Tech can assist companies in preparing for dawn raids through concepts like the Raid Assist app by Ashurst (available on the Apple App Store and the Google Play Store), which enable companies to have a step-by-step guide on how to handle a raid at their fingertips during the raid. Companies can also use tech solutions to provide training remotely and ensure that consistent training can be delivered across multiple sites.
“A group of five competition authorities have formed the “Five Eyes” working group to identify, target and prevent anti-competitive conduct in global supply chains”
Competition authorities are becoming increasingly sophisticated in their approach to searching and reviewing electronic data. Typically, the inspection team will include forensic IT experts and/or the competition authority will bring hardware with them on which can run powerful review software. This also significantly increases the importance of the IT team during a raid. IT teams are expected to engage directly with inspectors to explain the IT systems, provide access, locate data and help inspectors navigate internal IT systems.
Additionally, both competition authorities and advisers are using e-discovery tools to efficiently review documents reviewed and/or collected during a dawn raid.

(5) Implications of hybrid working

To date, raids at domestic premises have been very rare. However, we expect to see an increase in the number of raids on domestic premises with the continuation of hybrid working models. To ensure that competition authorities are able to gather all relevant evidence, they will need to consider conducting raids at domestic premises and/or summoning employees to the office to handover electronic equipment. Where required, legislation has granted competition authorities new powers to ensure they are able to inspect all relevant premises: for example, in December 2021 the Italian competition authority was granted the power to conduct raids at domestic premises (previously it could only raid business premises).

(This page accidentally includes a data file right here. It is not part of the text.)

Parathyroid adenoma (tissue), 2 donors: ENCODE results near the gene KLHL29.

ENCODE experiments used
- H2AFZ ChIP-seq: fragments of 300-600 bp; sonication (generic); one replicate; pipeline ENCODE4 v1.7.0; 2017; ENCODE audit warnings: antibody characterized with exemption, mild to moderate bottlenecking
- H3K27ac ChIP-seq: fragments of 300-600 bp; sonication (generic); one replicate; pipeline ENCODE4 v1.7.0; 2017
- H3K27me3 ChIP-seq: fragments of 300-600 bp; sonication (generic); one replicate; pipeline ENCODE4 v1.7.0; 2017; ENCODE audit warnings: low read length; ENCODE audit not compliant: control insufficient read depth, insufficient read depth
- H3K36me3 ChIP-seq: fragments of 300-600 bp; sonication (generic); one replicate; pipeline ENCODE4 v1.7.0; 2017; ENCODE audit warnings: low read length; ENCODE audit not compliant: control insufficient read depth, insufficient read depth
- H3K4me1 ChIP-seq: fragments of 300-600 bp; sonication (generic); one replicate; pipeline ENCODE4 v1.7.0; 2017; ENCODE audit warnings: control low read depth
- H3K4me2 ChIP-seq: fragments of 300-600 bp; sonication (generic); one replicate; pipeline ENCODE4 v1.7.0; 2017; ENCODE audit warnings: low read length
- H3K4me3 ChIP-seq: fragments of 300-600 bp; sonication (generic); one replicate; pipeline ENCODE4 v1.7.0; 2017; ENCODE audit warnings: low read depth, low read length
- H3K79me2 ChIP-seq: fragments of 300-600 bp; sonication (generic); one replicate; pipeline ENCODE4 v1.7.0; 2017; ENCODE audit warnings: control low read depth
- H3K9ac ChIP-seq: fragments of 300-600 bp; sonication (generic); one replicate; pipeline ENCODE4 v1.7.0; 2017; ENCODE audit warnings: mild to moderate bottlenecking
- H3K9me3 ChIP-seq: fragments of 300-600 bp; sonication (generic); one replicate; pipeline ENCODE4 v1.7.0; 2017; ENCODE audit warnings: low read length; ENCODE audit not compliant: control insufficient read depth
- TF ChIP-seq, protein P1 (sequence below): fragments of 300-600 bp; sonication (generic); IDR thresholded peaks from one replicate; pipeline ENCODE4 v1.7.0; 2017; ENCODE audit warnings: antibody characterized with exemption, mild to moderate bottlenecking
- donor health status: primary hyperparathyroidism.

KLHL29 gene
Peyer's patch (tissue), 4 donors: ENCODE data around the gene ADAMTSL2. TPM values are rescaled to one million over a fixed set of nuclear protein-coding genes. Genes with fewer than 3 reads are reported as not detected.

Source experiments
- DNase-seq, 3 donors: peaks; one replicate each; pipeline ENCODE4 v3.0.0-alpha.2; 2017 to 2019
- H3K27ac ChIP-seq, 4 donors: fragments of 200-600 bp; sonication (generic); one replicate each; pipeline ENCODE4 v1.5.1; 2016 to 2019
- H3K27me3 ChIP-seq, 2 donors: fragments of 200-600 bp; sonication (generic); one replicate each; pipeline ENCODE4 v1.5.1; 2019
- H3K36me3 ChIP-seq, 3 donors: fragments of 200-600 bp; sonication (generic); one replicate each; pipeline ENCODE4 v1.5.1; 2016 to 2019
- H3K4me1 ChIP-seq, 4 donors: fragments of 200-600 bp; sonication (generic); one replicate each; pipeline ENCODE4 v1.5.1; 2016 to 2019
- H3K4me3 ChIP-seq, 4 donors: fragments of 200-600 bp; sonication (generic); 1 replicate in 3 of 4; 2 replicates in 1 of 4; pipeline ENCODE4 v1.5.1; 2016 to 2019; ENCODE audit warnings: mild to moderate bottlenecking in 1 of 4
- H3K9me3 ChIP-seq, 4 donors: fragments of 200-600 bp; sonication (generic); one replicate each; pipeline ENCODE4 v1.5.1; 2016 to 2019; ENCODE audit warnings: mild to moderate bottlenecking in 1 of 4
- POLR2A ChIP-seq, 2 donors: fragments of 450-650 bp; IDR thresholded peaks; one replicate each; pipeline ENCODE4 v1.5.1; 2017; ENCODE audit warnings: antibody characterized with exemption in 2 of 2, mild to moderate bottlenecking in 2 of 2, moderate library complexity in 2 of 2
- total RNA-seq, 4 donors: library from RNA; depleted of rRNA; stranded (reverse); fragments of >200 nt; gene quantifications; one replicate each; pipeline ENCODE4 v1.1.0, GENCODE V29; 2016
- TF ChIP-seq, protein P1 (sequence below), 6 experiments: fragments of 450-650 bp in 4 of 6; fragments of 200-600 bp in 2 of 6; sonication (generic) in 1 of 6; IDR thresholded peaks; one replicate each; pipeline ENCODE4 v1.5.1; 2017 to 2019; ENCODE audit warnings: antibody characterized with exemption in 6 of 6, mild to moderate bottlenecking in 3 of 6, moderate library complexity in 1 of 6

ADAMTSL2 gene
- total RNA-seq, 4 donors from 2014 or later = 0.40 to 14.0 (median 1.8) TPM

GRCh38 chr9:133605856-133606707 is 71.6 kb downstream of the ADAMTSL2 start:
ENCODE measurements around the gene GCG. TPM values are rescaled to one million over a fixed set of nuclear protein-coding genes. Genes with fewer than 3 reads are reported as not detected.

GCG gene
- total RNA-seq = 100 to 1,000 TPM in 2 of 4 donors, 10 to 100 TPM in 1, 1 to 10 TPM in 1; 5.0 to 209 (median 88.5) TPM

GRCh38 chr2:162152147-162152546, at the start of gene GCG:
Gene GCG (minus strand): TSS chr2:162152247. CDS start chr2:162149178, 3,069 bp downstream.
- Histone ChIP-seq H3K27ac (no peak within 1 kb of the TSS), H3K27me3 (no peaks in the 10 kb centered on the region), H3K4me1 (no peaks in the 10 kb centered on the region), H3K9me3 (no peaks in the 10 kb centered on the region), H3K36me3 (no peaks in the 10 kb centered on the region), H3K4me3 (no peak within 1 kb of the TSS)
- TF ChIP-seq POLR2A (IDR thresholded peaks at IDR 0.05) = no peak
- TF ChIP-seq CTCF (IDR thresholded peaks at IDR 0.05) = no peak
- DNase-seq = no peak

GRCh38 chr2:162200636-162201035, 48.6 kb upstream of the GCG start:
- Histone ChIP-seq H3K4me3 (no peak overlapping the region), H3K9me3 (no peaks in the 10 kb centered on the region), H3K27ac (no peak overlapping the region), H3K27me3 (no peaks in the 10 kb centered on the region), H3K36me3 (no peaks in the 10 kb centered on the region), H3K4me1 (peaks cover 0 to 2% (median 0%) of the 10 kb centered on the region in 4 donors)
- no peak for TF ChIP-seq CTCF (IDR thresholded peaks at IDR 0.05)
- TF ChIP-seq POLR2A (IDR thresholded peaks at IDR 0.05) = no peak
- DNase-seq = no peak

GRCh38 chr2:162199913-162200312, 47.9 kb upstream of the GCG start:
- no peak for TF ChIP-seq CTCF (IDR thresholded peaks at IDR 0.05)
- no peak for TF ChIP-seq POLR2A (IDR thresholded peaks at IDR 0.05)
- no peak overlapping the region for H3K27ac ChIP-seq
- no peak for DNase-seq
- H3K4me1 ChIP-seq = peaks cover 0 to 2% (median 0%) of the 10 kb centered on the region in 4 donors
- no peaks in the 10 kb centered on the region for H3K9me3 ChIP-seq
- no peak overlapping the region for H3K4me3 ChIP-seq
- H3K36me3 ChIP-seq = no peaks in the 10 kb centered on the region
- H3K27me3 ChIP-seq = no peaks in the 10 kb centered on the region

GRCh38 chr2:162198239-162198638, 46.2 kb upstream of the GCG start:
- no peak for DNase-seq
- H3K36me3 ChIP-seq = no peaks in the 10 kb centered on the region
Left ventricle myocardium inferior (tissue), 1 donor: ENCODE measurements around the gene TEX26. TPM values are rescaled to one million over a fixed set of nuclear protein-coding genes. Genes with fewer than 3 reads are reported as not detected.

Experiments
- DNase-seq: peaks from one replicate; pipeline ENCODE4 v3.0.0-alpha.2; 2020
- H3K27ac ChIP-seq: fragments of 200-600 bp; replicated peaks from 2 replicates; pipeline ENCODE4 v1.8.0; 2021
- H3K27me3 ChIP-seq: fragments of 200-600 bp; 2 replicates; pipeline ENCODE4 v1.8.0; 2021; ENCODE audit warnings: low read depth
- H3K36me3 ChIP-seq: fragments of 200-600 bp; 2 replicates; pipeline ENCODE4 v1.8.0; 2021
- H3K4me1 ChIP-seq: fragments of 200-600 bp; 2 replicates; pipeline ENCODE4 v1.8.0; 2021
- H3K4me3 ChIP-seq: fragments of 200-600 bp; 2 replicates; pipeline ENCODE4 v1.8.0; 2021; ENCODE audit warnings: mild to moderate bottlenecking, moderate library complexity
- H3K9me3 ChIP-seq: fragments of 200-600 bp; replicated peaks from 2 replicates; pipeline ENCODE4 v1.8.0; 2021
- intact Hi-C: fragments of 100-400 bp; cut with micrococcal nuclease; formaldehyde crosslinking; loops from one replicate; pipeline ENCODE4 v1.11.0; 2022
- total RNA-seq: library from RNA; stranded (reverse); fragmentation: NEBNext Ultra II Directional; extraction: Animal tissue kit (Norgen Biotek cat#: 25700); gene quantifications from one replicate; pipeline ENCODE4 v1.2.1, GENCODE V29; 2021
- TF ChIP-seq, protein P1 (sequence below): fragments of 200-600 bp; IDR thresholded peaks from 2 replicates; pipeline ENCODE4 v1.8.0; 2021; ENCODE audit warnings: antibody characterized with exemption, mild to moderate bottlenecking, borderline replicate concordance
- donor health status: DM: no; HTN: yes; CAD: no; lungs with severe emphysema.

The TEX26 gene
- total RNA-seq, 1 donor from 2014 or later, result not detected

To be able to search domestic premises, competition authorities need to demonstrate a reasonable suspicion that incriminating evidence is kept there. This threshold is easier to meet with significant numbers of employees still working remotely.
“Typically, the inspection team will include forensic IT experts and/or the competition authority will bring hardware with them on which can run powerful review software.”
Remote working is also likely to impact the types of data in which competition authorities are particularly interested. Hybrid working models have accelerated the shift to using electronic means of communications and we expect instant messaging data to be reviewed closely. ß

Editor`s note: For more information listen to the Podcast here. (tw)